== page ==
St. Paul placed the title on the outside of the volume containing the story when he wrote: 'Christ loved me and delivered Himself up for me.' Our Divine Lord Himself wrote the chapters inside, and for ink He used His Precious Blood. Now, we do not propose to read the entire volume, but rather to glance at the table of contents and probe the significance of a few of the chapter-headings. Our position here, as we read, is on our knees, for the ground is holy, drenched with blood, the blood of the God-Man.
The first chapter-heading written in His blood in that volume is called: The Unselfishness of Christ. Unselfishness indeed had always been a notable trait in the character of Jesus of Nazareth, but on Calvary and in all that immediately preceded Calvary it shone forth with more brilliant lustre still. It shows itself in two ways-in the voluntary nature of His sufferings, and in His thoughtfulness for others even in the midst of His own excruciating tortures.
Throughout the pages of the Old Testament the prophets keep stressing continually the truth that the Messias will suffer of His own free will.'He was offered,' Isaias tells us, 'because it was His own will and He opened not His mouth. He shall be led as a sheep to the slaughter and shall be dumb as a lamb before His shearer and He shall not open His mouth.' Speaking in the name of Christ, David writes: 'In the head of the book it is written of Me that I should do Thy Will, O God. Then said I: 'Behold I come that I may do Thy Will.'' The spontaneity of the offering is here clearly expressed, and so perfectly did Our Lord fulfil that prophecy that St. Paul wrote of Him:'He emptied Himself, taking the form of a servant . . . He humbled Himself, becoming obedient unto death, even to the death of the Cross. For which cause God also hath exalted Him and hath given Him a name which is above all names, that in the name of Jesus every knee should bend.'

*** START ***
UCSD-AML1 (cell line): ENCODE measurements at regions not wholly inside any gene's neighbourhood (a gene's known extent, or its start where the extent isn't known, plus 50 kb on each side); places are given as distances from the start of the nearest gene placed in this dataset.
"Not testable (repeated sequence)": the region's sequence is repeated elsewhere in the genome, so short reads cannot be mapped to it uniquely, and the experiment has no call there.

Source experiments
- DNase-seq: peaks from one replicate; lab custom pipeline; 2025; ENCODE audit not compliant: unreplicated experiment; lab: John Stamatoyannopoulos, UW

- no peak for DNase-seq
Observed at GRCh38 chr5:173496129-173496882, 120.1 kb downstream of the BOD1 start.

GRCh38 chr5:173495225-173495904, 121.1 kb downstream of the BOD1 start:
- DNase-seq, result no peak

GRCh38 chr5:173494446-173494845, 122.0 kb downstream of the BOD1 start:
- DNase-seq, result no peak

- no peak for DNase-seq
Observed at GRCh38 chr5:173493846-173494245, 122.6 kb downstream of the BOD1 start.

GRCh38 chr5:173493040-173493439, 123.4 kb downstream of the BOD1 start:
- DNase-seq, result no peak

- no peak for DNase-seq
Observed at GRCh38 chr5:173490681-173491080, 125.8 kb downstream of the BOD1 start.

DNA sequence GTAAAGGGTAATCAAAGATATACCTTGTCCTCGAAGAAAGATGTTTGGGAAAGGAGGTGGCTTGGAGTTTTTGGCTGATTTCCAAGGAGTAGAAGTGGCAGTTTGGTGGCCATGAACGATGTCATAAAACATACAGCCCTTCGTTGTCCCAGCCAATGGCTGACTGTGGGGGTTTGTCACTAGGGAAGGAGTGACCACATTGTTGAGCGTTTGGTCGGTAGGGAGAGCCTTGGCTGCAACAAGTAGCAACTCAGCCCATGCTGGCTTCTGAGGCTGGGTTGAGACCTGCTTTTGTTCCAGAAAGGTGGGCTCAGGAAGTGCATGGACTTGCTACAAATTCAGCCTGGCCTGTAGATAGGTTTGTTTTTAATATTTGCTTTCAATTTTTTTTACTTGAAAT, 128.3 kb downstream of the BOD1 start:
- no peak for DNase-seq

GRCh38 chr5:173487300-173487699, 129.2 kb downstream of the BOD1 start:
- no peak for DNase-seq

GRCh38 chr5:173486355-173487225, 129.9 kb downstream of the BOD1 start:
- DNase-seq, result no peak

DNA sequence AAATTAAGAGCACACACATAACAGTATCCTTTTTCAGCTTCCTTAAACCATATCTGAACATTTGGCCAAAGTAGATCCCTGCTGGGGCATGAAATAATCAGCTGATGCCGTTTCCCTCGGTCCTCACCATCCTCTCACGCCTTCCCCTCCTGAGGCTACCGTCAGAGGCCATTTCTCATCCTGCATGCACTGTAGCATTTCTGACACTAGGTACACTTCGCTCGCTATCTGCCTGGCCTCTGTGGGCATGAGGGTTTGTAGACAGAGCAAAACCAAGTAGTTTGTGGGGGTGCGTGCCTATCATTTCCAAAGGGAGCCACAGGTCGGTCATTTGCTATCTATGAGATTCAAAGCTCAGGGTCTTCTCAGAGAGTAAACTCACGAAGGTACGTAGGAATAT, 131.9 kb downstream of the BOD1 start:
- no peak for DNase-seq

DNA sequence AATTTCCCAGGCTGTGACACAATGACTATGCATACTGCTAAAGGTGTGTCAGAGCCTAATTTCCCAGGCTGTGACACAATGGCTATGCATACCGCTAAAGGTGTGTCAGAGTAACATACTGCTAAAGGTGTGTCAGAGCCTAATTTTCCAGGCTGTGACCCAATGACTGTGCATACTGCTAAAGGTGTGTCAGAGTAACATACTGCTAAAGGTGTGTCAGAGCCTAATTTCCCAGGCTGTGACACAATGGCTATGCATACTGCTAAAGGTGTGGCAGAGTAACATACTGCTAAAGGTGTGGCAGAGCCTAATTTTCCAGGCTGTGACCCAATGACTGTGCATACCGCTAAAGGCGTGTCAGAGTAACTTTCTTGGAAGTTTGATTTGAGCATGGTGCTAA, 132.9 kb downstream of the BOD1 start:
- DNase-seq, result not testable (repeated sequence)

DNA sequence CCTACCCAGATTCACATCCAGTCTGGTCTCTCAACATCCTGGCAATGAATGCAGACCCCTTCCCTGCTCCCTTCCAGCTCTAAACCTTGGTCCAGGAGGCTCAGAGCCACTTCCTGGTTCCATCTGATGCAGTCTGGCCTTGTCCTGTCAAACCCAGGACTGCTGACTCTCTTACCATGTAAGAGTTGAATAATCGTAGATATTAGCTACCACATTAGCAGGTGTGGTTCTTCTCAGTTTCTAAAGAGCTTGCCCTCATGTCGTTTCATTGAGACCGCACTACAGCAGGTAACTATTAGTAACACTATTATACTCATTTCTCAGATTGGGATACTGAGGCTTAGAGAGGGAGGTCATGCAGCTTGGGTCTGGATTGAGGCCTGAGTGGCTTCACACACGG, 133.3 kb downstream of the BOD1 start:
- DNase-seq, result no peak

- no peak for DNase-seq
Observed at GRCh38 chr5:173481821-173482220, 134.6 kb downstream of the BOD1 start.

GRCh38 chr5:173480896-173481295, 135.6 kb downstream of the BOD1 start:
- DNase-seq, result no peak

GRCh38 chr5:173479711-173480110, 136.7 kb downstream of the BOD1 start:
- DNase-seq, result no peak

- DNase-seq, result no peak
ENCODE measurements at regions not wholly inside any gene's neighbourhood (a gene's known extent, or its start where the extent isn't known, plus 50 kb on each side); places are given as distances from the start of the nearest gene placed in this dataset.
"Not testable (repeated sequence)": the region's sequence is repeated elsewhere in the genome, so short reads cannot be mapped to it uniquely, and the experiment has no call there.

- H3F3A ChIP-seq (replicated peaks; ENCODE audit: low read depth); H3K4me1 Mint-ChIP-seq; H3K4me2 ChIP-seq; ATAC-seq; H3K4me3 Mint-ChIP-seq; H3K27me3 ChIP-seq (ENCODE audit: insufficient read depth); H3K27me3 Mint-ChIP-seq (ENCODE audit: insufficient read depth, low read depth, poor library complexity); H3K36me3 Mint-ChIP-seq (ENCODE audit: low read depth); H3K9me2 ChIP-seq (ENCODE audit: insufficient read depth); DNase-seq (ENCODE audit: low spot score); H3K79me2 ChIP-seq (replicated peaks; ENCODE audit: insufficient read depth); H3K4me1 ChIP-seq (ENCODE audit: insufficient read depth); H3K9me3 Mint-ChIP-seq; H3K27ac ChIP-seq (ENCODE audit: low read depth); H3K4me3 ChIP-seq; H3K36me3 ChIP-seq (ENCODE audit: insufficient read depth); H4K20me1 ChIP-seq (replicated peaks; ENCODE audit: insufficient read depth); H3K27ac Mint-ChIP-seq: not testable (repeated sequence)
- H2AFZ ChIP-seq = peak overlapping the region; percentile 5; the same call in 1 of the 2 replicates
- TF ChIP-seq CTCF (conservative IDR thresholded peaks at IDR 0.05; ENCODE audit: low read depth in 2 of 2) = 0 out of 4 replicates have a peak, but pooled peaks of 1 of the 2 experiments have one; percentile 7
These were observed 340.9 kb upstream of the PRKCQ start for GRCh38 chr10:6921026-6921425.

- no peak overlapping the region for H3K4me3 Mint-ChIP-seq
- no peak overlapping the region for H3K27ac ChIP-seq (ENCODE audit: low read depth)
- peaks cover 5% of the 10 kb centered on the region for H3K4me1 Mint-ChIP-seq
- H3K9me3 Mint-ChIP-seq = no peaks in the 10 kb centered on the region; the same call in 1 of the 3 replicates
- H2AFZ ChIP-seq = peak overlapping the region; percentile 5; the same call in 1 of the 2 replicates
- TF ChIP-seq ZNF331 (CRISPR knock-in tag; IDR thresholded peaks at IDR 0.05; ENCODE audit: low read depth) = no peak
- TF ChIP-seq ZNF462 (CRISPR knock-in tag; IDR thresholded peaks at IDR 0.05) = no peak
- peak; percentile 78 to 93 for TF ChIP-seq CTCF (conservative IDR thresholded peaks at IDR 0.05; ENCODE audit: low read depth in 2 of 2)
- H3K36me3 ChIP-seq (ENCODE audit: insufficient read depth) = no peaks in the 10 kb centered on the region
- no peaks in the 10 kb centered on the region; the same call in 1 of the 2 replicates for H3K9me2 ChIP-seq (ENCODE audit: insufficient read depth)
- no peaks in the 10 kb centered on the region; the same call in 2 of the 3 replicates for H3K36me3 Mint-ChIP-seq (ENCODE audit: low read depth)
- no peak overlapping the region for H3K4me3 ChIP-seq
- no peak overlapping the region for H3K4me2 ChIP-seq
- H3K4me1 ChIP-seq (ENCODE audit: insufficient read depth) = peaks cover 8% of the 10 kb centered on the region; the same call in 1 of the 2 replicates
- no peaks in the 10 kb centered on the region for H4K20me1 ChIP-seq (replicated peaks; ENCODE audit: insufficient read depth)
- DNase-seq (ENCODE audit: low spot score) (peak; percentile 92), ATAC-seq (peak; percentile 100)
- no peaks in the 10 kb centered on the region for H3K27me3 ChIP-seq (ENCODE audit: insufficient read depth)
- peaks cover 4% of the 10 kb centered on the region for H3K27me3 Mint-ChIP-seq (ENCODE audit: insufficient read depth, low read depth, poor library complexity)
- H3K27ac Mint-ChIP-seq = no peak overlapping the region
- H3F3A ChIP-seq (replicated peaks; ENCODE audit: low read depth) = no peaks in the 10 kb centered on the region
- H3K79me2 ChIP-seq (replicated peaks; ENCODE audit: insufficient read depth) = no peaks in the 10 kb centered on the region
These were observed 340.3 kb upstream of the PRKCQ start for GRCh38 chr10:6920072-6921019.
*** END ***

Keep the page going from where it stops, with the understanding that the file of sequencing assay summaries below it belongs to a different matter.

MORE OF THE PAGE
Looking back now from our place on Calvary over the events that are culminating here, we can very easily see how consistently Our Lord kept before His eyes this role of voluntary victim. The watchword of the Passion, as indeed of His whole life, was 'Thy Will be done!' That motto is written large across the Sacred Heart for the Father to read. His loving eagerness to suffer in obedience to the Father's Will is part at least of the explanation of His marvellous patience under an injustice so galling as to make us indignant even to read about it. When His enemies spat in His Face and smote Him with the palms of their hands, when they taunted Him in His last hours on the cross, it was in His power to cause the earth to open and swallow them, or, as the Apostles wanted to do on another occasion, to call down fire from heaven to destroy them. That power He had indeed, but He held it in steady check. He permitted their insults, their jeers, their devices to make Him suffer-all that He allowed when He might have prevented it because of His inviolable attachment to the Father's Will. He had offered Himself freely to bear all this in satisfaction for the insult sin had hurled in the Face of His Father.
So much in general for the voluntary nature of His sufferings. There are, besides, many specific instances. Last night as He lay flat on His Face in Gethsemani a great sweat of blood broke out in His Sacred Body. Fear had seized Him, as well it might, at the vision of the sufferings that were about to fall upon Him.
A cry of terror was wrung from Him: 'Father, if it be possible, let this chalice pass from Me.' But He continued His prayer.'Being in an agony He prayed the longer,' and little by little He regained His habitual spirit of ready acceptation. 'Nevertheless not My Will but Thine be done!' Of His own free will He goes to meet His persecutors. He stands there in majestic dignity under the olive trees awaiting their approach. Peter, James and John are by His side and He points in the direction of His enemies, and they look and see the glitter of spears and helmets and the glare of the lanterns.' Behold,' says Our Lord, ' the hour is at hand. The Son of Man shall be betrayed into the hands of sinners. He that will betray is at hand.' Peter, always impetuous, draws a sword to defend his Master, but Our Lord will have him understand that He is facing all this as a voluntary victim. ' Put up thy sword . . . Think'st thou that I cannot ask My Father and He will presently give Me more than twelve legions of angels?' But ask His Father He very deliberately did not. He refrained from doing so, voluntarily. 'He was offered because it was His own Will.'